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State v. Fierro

Supreme Court of South Dakota

August 20, 2014

STATE OF SOUTH DAKOTA, Plaintiff and Appellant,
v.
SHAUNA FIERRO, Defendant and Appellee

Argued May 28, 2014

Page 236

APPEAL FROM THE MAGISTRATE COURT OF THE FOURTH JUDICIAL CIRCUIT BUTTE COUNTY, SOUTH DAKOTA. THE HONORABLE MICHELLE K. PERCY, Judge.

MARTY J. JACKLEY, Attorney General; JEFFREY P. HALLEM, KELLY MARNETTE, Assistant Attorneys General, Pierre, South Dakota, Attorneys for plaintiff and appellant.

RONALD A. PARSONS, JR., DELIA M. DRULEY of Johnson, Heidepriem & Abdallah, LLP, Sioux Falls, South Dakota and JOSEPH M. KOSEL of Johns & Kosel, LLC, Lead, South Dakota, Attorneys for defendant and appellee.

WILBUR, Justice. GILBERTSON, Chief Justice, and KONENKAMP, ZINTER and SEVERSON, Justices, concur.

OPINION

Page 237

WILBUR, Justice

[¶1] In this intermediate appeal, we examine a magistrate court's suppression of blood evidence seized without a warrant pursuant to South Dakota's implied consent statutes. We affirm the suppression of the blood evidence.

FACTS AND PROCEDURAL BACKGROUND

[¶2] On the evening of August 4, 2013, Shauna Fierro was riding her motorcycle to her home in Butte County, South Dakota. At approximately 11:18 p.m., South Dakota Highway Patrol Troopers Jerry Kastein and Richard Olauson stopped Fierro after she committed a traffic violation.

[¶3] After reviewing Fierro's South Dakota driver's license, Trooper Kastein administered a number of standard sobriety tests and concluded that Fierro did not pass some of them. Fierro was placed under arrest for driving under the influence of alcohol (DUI).

[¶4] After making the arrest, Trooper Kastein, reading from a DUI advisement card, informed Fierro that she was required by law to give a sample of her blood. When Fierro specifically asked if she had to submit to a blood withdrawal, Trooper Kastein responded: " Yep, because state law says you have to."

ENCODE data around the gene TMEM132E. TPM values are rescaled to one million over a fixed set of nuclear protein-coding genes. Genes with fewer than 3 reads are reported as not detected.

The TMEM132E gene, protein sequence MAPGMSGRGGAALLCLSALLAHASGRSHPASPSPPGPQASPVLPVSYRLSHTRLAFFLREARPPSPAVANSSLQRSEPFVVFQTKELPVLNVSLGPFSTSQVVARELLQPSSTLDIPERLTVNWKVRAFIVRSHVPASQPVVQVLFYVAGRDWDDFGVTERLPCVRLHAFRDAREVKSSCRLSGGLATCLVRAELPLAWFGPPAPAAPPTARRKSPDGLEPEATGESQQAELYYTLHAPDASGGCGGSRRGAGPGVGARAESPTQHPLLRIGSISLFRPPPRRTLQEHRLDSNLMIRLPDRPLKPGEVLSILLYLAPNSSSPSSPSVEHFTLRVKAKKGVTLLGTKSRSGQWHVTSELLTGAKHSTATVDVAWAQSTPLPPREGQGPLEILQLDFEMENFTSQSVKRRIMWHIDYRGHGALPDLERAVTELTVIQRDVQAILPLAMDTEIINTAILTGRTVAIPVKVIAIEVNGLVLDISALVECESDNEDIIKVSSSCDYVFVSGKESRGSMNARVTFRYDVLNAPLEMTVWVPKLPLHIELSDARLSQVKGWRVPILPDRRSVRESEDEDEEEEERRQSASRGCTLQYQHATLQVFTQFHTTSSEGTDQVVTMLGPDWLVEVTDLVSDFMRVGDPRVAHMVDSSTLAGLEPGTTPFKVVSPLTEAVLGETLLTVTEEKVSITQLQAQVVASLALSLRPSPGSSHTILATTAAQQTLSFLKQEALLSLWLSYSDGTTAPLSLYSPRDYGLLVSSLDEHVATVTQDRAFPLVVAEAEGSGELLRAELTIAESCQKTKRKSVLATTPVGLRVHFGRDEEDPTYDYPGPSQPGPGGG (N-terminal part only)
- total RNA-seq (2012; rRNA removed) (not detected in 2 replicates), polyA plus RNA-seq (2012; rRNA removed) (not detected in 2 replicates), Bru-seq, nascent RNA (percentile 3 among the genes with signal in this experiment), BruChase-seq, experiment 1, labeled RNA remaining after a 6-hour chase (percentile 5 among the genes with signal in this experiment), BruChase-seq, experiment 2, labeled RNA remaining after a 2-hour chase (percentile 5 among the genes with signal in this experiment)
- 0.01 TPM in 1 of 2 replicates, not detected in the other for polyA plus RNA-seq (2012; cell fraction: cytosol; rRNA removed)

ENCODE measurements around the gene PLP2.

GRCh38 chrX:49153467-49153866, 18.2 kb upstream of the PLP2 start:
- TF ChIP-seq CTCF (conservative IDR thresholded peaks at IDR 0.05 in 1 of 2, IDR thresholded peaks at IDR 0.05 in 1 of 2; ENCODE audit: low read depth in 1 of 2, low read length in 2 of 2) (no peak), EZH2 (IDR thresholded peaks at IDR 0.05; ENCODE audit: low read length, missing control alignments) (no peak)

[¶5] Both troopers escorted Fierro to the Meade County jail. Trooper Olauson escorted Fierro inside the facility, where she was required to submit to a blood draw performed by a county employee. While being processed, Fierro informed the officers that she wanted to refuse the blood test and consult with an attorney. When the technician first attempted to draw blood from Fierro's arm, she pulled away to avoid it. Ultimately, a sample was obtained.

[¶6] Trooper Kastein made no attempt to obtain consent from Fierro for

Page 238

the blood draw. And, at the hearing on the motion to suppress, Trooper Kastein remarked:

Q: Okay. So just so we're clear, at no time did you give her any choice on whether or not she was going to have blood taken; right?
A: That's correct.

Trooper Kastein also testified that he had received training from his superior officers regarding the United States Supreme Court's decision in Missouri v. McNeely, __ U.S. __, 133 S.Ct. 1552, 185 L.Ed.2d 696 (2013).

[¶7] On August 7, 2013, the State charged Fierro with alternative counts of driving under the influence in violation of SDCL 32-23-1(1) and (2). On October 11, 2013, Fierro filed a motion to suppress the blood test administration and results. An evidentiary hearing was held on October 25, 2013. The magistrate court heard testimony from Trooper Kastein, Trooper Olauson, and Fierro. The court also had the opportunity to view a video excerpt of the arrest. Ultimately, the court granted Fierro's motion to suppress.

[¶8] On November 4, 2013, the State filed a motion to reconsider the suppression of the blood evidence and attempted to place new evidence into the record by filing a motion for judicial notice with various documents attached. A hearing on the motion to reconsider was held on November 22, 2013, and no additional evidence was presented. Again, the court denied the motion for reconsideration and reaffirmed its earlier ruling. The State's motion for judicial notice was never ruled upon by the court.

[¶9] The court signed and entered its order granting Fierro's motion to suppress on November 27, 2013. In its findings of fact and conclusions of law entered on December 2, 2013, the court found that Fierro was never asked to consent to the seizure of her blood, that she did not voluntarily consent to the seizure of her blood, and that she refused to voluntarily submit to the seizure of her blood before the procedure was administered at the ...


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